The current Volkswagen Golf could be the final model, according to the VW brand boss, who said rising emissions standards and costs could propel the Golf to extinction.
Volkswagen brand CEO Thomas Schaefer revealed the news to Germany hives popping up, and added that the VW Group sees internal combustion engines as cost-effective in the medium term. Schaefer says raising Euro 7 emissions standards would make all ICEs about $3,000 to $5,000 more expensive. It will sting the most in the economy segment where the Golf competes, which has prompted VW to backtrack on its certainty that the next generation of Golf will be motor1,
“With a smaller car, these additional costs can hardly be offset. So entry-level mobility with a combustion engine would be significantly more expensive,” Schaefer said. Regarding a potential, upcoming ninth-generation Golf, he said: “We’ll have to see if it’s worth developing a new vehicle that doesn’t last a full seven or eight years.”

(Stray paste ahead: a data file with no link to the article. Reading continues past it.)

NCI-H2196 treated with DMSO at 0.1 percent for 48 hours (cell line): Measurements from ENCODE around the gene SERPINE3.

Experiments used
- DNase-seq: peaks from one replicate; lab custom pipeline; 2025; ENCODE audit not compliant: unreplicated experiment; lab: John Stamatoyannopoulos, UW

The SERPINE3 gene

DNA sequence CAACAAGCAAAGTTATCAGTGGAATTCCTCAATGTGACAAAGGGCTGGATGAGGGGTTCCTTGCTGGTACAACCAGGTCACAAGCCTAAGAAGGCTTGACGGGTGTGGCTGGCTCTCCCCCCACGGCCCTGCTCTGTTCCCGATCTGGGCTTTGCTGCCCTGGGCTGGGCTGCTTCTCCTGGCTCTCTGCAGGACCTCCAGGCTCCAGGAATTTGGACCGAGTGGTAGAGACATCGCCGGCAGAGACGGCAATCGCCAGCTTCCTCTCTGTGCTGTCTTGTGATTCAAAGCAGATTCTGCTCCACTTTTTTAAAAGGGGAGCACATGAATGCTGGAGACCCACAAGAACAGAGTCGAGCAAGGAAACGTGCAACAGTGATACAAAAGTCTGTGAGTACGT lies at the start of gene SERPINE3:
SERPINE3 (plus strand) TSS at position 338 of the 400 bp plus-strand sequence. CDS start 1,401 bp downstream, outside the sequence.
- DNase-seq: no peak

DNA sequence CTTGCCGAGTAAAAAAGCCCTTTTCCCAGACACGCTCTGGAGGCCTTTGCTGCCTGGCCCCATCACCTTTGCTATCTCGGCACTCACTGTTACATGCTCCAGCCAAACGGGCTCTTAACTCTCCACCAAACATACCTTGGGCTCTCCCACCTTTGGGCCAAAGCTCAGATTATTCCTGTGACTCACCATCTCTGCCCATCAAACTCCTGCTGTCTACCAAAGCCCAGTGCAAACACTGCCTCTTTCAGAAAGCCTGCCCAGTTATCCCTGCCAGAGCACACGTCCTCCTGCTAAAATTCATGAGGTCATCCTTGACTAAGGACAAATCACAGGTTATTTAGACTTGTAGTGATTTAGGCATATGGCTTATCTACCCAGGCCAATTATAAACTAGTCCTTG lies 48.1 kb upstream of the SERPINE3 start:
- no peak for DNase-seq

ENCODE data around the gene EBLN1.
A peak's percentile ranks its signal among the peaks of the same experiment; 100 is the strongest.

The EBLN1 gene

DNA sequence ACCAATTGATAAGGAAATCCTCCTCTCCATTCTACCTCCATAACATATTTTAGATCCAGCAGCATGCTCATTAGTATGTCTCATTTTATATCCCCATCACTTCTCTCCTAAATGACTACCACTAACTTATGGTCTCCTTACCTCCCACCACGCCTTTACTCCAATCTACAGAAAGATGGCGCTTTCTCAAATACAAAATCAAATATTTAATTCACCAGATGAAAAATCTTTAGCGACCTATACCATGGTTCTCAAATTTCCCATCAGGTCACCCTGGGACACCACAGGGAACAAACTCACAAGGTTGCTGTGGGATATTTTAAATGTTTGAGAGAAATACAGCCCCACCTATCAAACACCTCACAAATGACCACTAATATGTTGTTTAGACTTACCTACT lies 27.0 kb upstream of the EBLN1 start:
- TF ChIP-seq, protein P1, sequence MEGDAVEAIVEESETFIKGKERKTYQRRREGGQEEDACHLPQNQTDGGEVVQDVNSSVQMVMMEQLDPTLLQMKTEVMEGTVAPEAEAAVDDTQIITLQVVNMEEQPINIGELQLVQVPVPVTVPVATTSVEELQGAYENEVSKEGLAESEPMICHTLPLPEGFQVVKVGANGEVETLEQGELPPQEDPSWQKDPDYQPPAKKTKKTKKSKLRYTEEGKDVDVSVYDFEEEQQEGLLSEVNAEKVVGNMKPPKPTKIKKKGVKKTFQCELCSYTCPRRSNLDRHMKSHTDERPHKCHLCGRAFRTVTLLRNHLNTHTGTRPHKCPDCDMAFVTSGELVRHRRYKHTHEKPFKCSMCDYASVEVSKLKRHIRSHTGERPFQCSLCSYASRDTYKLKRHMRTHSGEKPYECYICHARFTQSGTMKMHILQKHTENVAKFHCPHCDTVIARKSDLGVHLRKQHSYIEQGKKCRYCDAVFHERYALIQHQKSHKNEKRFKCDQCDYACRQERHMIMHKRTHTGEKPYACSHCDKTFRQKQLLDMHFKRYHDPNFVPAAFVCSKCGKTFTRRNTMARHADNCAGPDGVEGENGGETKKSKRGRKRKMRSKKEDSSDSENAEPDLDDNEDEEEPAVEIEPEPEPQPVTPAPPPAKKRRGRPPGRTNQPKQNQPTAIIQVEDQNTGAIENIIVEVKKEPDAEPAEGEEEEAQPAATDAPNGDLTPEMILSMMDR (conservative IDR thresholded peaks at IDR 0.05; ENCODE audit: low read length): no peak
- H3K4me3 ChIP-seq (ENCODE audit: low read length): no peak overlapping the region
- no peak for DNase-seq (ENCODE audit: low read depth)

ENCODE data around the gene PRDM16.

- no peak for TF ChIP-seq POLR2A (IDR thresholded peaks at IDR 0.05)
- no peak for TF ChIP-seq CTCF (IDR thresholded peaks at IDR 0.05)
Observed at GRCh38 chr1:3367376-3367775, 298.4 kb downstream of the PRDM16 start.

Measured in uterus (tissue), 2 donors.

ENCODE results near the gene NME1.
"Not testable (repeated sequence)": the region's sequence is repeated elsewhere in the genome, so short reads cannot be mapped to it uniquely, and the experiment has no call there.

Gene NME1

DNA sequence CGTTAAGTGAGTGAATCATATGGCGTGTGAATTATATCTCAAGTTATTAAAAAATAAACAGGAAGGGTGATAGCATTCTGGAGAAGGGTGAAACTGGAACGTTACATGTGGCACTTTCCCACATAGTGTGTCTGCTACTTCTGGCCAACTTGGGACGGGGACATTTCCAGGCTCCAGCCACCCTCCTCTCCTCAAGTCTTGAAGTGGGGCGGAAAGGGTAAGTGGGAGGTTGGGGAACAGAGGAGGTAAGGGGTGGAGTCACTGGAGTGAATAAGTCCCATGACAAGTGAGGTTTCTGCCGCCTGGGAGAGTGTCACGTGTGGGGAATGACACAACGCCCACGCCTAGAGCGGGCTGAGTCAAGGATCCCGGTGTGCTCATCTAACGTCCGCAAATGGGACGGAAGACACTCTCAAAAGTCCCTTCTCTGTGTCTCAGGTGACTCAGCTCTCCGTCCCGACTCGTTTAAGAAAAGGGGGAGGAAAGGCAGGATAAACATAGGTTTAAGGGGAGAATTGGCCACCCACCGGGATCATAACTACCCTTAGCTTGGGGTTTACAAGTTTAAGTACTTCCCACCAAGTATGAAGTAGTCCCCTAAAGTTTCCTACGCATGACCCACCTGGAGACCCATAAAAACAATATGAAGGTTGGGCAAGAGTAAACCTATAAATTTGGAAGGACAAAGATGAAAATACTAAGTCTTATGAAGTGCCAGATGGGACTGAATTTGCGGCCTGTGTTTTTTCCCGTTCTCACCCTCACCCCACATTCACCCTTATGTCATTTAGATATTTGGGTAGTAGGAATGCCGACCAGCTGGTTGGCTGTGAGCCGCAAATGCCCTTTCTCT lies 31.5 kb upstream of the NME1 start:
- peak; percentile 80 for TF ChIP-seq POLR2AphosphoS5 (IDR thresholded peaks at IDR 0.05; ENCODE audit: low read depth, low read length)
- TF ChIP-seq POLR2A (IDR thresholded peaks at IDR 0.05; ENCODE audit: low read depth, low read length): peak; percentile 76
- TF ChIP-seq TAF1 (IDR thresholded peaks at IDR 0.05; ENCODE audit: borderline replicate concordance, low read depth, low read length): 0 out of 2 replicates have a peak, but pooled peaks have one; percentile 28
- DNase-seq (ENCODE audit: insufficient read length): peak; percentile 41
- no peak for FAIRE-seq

VW is reportedly unsure whether to commit to the Mk.9 Golf after a mid-cycle refresh of the current Mk.8, which should eliminate the model by the end of 2020. Until then, the EU’s 2035 ICE sales ban will be on the horizon, as are regional sanctions likely to take effect soon. Any reduction in the Mk.9’s lifespan would worsen its business case, which apparently has yet to be determined. “We’ll know more in 12 months,” Schaefer said.
By the time the Mk.9 arrives, VW aims to have smaller EVs on the market for around the price of the Golf, if not less. In 2025, VW reportedly aims to roll out the ID.2 and another smaller EV, as well as derivatives for its other brands, such as the potentially US-bound Cupra. That doesn’t mean VW’s historic compact won’t have its place, but it’s starting to look like the Golf has run its course, and it will have to ask EVs to play.
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